Ouch - My foot!

Dr. Keith Card, Podiatrist

Straight talk about Plantar Fasciitis

Have you been ignoring that nagging heel pain that has you hobbling all the way to the shower in the morning? Most heel pain is the result of tearing or damage to a ligament called the plantar fascia. The most common symptom is pain on the bottom of the heel or into the middle portion of the foot. The pain is most intense after periods of rest such as sleeping or sitting for a prolonged period of time. The pain generally eases or resolves with activity such as standing or walking but may return after several hours of continuous activity. In severe cases the pain does not ease with movement.

The medical term for pain on the bottom of the heel is plantar fasciitis. This term comes from the anatomical name of this particular ligament, The Plantar Fascia and itis, which means inflammation. The bottom of the foot is called the plantar surface much like the palmar surface or palm on the hand. Fascia is the Latin word for band and is used to describe broad and thin sheet-like connective tissue. In this case the fascia is similar to a ligament in that it connects the heel bone to the bones of the toes. So to make a long story short, plantar fasciitis is “inflammation of a broad but thin ligament on the bottom of the foot.”

The inflammation and subsequent pain is caused when the plantar fascia is strained beyond its limits and the tissue fibers begin to tear. As you walk or stand your body weight is transferred down the leg to the top of the arch-shaped bones of the foot. This force without the fascia would tend to cause the arch bones to collapse. If the force through the fascia is stronger than the fibers can withstand, the fascia will begin to tear. This can occur due to carrying heavy weights, shock loading the feet such as in running or jumping, or standing and walking for long periods until the muscles of the legs and feet begin to fatigue resulting in more force being transferred to the plantar fascia. This tearing occurs most frequently where the plantar fascia is at its narrowest point attaching to the heel bone. Frequently a“bone spur” forms at the attachment to the heel bone. This spur is formed by a process of tearing and healing over a long period of time. The spur is not typically a cause of the pain but rather a sign that the damage has been ongoing.

Treatment for plantar fasciitis is generally straightforward but is often frustratingly slow. The most important thing is to strengthen the plantar fascia to the point that it can easily handle the stress that you put on it. This is typically done through a long process of exercises and stretches to strengthen and facilitate elasticity in the fascia until it no longer tears with use. An ice pack or a frozen bottle of water to the bottom of a barefoot can reduce inflammation and speed the healing process. Oral anti-inflammatory medications may ease the pain for a period of time but typically is not sufficient to solve the problem of the tearing. Shoe inserts may also help ease the forces to the plantar fascia by helping to support the arch.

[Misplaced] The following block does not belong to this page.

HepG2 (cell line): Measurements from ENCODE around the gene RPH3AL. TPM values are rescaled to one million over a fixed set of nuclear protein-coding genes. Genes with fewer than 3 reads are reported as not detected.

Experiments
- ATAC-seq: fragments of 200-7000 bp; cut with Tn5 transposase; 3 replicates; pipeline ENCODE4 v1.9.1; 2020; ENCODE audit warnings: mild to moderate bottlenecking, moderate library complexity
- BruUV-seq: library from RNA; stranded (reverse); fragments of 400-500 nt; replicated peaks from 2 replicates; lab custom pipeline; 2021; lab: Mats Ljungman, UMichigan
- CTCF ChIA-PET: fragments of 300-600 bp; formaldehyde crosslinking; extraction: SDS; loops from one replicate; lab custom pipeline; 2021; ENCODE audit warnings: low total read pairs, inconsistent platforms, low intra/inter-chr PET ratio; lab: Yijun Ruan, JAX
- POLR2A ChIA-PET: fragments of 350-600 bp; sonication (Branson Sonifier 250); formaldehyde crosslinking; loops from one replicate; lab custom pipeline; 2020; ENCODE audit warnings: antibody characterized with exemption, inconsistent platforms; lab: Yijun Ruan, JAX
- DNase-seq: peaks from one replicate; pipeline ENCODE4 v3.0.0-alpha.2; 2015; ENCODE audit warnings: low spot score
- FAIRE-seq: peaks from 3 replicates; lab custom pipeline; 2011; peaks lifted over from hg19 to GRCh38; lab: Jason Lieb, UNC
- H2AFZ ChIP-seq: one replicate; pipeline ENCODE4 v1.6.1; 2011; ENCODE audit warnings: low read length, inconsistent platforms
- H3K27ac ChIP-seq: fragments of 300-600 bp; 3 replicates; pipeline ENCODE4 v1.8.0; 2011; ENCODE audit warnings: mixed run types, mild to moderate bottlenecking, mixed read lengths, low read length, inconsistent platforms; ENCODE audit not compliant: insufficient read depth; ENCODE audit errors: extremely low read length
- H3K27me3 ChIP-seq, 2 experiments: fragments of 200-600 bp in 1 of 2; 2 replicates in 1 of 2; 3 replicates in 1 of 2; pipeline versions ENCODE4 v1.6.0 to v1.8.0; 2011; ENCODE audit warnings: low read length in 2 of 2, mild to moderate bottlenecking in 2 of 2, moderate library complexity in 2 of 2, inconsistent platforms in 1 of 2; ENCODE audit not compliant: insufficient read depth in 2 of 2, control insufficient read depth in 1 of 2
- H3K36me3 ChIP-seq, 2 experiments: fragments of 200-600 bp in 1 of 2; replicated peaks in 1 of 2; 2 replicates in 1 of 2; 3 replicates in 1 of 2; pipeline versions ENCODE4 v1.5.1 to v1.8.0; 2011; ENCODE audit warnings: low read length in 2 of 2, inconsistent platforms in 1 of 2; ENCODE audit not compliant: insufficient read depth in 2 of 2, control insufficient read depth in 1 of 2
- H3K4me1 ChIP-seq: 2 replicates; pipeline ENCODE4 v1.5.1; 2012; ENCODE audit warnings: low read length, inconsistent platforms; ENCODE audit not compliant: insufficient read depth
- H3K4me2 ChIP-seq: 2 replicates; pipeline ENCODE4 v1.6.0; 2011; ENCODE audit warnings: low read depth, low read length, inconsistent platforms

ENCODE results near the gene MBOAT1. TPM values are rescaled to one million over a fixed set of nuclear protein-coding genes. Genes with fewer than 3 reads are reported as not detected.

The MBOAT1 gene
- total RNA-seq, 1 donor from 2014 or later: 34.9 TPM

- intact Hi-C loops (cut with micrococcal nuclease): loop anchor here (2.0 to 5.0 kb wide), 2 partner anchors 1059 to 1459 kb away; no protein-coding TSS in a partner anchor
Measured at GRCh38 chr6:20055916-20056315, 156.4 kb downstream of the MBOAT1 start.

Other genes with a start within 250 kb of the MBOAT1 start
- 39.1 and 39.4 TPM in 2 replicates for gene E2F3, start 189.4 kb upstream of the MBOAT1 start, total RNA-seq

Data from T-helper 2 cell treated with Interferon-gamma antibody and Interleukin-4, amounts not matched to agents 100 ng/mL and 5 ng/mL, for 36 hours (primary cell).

If your pain is severe or not alleviated with the above self-treatments you should see your doctor to confirm the diagnosis and initiate more aggressive therapy. Patient-specific exercises or physical therapy may be required to sufficiently strengthen the fascia. A night splint or boot-like device that is designed for wear at night may be prescribed to facilitate stretching. Prescription medicines or even a steroid injection may ease the pain for a period of time until sufficient strength is achieved in the plantar fascia. Custom made shoe inserts and weight loss can also reduce the strain on the plantar fascia leading to a reduction in symptoms. A walking cast may be prescribed in severe cases.

The surgical treatment of plantar fasciitis is generally done after months of failure of the above treatments. Because heel pain is caused by tearing of the plantar fascia rather than the presence of the bone spur, removing a spur without strengthening the plantar fascia will not solve the problem.

If you are experiencing heel pain like described above, here are some simple tips you can try: 1. Stop going barefoot and throw away old or worn-out shoes. 2. Apply an ice pack to the painful area after activities. 3. Do some stretching in the morning even before getting out of bed and before exercise. Movements that stretch the calf muscles are most helpful for heel pain. 4. Take a few days of rest from strenuous activities if possible. 5. Many foot cushions or arch supports sold in stores can be helpful but are not usually adequate to fully resolve the pain. Ask your doctor which ones may be right for your foot or if you need prescription arch supports. When foot discomfort occurs, early treatment usually results in the best chance for complete healing and a speedy return to your regular activities. Call your doctor if these tips do not get you gliding painlessly into your morning routine.